U.S. wine exports to China grew by 42 percent last year, says the Wine Institute in San Francisco, nearly doubling 2010’s figures as China scrambles for high-end cabernets. “We’ve been laying the groundwork for the better part of 10 years,” said Terry Hall of Napa Valley Vintners, the region’s trade association. “It’s not like you just show up and start selling wine there.”
Breaking into a market that is new to fine wines no small feat. Ships, docks, and trucks must be temperature controlled to keep wine from spoiling. There’s also the matters of protecting trademarks and educating sommeliers. But all the hard work done by Californian vintners in China seems to be paying off, much like educating Japan about fine wines did 30 years ago. After transforming Japanese tastes, that country has become he fourth-largest importer of U.S. wines, one step ahead of China.
“Japan is now a very sophisticated wine market,” says Don Weaver of Napa Valley’s Harlan Estate. “Our learning curve with China will probably be even more accelerated. You go to a place like Shanghai and see the vibrancy and it just feels like all things are possible. The smell of opportunity is in the air.”
Weaver’s Bordeaux blends fetch up to $1,000 a bottle on some wine lists and are double that in China. What distinguishes the top Californian wines from those of French rivals is the popular perception of the Golden State: the TV show “Bay Watch,” the free-and-easy surfer lifestyle, the arts and politics. “There’s an association with wine and the western world,” said Linsey Gallagher, director of international marketing for the Wine Institute. “It’s seen as part of a luxurious lifestyle in other parts of the world. It’s one of the aspirational products people look to as the quality of their lifestyles is improved.”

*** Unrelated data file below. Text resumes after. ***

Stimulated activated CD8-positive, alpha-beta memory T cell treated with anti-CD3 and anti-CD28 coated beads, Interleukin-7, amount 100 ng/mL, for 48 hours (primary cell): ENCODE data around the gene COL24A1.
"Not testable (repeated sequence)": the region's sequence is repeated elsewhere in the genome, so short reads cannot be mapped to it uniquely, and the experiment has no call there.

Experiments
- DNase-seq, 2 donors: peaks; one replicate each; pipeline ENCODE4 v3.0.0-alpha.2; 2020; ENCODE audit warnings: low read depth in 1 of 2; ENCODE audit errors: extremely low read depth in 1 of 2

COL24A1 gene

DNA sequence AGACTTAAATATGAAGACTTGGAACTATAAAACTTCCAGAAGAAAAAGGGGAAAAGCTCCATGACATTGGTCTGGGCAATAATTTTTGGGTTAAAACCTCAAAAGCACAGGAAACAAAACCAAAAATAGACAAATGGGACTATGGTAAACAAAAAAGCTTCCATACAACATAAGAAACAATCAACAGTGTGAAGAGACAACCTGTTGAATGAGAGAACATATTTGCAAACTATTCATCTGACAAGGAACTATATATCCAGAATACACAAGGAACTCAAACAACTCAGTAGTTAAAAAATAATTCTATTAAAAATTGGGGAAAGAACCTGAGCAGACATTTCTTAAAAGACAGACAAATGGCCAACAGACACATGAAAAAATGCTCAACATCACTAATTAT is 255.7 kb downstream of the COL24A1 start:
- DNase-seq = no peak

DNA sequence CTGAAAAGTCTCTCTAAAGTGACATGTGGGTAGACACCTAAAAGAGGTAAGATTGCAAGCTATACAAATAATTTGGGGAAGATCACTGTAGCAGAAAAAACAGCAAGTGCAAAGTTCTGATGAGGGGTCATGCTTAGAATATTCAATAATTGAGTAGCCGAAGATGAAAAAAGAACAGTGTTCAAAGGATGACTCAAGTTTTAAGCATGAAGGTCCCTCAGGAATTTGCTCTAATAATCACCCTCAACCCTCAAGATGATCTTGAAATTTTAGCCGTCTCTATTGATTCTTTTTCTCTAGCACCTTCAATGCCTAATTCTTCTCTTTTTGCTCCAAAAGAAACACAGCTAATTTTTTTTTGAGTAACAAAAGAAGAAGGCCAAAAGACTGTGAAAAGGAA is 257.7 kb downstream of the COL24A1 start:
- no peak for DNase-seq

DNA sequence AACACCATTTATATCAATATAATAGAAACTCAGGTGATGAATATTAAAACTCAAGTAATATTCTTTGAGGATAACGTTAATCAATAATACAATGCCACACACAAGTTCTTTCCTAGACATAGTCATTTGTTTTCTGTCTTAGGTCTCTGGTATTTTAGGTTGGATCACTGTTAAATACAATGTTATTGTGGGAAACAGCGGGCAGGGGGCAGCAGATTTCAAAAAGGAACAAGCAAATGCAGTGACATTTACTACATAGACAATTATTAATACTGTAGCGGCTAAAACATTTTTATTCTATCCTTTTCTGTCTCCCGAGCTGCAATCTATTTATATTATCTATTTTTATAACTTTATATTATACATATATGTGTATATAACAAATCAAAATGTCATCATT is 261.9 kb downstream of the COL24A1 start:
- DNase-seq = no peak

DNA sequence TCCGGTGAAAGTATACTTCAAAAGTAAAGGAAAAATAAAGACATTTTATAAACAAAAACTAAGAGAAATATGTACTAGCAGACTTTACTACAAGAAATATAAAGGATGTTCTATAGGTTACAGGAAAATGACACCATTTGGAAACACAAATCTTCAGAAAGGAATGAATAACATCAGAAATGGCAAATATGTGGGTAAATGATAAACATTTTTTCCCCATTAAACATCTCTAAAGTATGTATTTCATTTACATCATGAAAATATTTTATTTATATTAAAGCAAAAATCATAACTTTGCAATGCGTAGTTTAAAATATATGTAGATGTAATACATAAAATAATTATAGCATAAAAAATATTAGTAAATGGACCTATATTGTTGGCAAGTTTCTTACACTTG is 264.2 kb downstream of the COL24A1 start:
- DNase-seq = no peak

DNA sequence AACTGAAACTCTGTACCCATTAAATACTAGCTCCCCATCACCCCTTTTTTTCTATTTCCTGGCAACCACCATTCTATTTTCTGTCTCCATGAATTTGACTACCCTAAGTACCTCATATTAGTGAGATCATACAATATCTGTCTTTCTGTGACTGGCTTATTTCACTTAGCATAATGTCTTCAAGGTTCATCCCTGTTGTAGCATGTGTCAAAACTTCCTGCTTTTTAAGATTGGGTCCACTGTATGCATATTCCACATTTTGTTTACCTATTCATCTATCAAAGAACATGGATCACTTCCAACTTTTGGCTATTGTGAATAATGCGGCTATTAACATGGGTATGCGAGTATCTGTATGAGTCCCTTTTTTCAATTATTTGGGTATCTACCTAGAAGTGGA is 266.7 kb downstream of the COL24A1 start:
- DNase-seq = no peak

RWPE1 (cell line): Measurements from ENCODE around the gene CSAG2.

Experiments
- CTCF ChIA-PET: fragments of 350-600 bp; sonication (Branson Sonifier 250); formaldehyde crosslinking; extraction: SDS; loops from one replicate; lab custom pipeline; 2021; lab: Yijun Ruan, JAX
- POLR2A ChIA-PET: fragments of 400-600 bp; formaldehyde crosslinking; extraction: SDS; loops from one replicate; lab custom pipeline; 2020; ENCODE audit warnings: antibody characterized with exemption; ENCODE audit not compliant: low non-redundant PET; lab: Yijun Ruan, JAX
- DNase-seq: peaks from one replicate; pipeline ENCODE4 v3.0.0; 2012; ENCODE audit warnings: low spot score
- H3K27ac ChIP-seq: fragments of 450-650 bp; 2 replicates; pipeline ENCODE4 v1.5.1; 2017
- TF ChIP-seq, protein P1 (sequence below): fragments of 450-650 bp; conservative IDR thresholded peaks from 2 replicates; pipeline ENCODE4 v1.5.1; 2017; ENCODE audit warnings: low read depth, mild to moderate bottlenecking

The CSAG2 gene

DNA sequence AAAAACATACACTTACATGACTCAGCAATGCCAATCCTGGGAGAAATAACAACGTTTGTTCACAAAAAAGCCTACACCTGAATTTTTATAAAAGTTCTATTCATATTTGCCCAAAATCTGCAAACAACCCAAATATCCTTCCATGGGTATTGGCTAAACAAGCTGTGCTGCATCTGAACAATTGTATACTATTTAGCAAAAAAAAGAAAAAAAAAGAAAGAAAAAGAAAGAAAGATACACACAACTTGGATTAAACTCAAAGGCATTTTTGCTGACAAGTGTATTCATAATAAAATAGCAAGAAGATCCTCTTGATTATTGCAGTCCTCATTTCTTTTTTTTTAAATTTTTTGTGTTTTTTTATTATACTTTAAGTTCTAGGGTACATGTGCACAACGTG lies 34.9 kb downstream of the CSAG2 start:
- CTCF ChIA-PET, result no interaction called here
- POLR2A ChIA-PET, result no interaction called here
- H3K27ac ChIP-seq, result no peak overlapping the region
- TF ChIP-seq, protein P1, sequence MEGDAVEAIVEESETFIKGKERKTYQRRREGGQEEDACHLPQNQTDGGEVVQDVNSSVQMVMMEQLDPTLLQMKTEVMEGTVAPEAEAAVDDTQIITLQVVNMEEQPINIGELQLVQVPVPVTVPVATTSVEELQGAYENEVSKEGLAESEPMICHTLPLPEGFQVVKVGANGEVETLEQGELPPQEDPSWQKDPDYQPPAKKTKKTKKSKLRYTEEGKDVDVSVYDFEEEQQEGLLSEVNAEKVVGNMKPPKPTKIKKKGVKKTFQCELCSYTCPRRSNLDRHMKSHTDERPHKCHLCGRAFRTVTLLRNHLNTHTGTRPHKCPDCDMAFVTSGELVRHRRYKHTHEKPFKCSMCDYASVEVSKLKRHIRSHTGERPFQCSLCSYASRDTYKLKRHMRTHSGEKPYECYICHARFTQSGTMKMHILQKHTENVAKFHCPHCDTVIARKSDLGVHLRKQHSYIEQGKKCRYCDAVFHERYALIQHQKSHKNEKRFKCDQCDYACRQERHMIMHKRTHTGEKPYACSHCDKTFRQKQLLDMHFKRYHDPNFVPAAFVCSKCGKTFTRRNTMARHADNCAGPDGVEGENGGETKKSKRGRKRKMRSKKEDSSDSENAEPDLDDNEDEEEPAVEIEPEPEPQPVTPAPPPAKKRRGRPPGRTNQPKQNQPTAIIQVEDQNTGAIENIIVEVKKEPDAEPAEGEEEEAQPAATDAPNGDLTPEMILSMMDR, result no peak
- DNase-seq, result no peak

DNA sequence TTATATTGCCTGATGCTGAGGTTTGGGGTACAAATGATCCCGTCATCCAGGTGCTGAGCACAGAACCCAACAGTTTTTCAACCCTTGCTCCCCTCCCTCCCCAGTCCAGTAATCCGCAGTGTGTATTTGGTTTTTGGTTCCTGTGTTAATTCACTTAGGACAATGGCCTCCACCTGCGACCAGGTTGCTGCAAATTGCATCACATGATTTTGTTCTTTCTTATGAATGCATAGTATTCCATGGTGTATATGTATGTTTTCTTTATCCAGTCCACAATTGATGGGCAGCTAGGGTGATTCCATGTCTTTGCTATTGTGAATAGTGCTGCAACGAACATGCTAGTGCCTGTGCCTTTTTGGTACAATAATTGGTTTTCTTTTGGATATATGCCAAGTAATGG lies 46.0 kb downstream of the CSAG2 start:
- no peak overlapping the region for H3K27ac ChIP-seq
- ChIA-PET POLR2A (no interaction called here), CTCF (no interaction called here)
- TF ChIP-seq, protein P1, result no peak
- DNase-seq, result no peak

Last summer the institute launched a marketing campaign to introduce California-made wines, including a virtual tasting. Wine and lifestyle writers in Shanghai talked to growers in San Francisco, who led them on guided tastings of select California wines that already were available in China. In November, a dozen members of the media came from China to tour wineries.
Grape wines still account for just 10 percent of the alcohol consumed in China. Part of the trick in marketing high-end wines in China is in educating palates, and helping Chinese growers produce better quality wines so consumers are not turned off by them, Gallagher said.
The Chinese economy has doubled in the past seven years, and low-end estimates say there are 1.5 million millionaires. With a population of 1 billion people in China, Gallagher figures only 18 million of them can afford fine wines. “That sub-segment grows every year,” Gallagher said. “The long-term opportunity is to get the rest of those billion people. We have our work cut out for us.”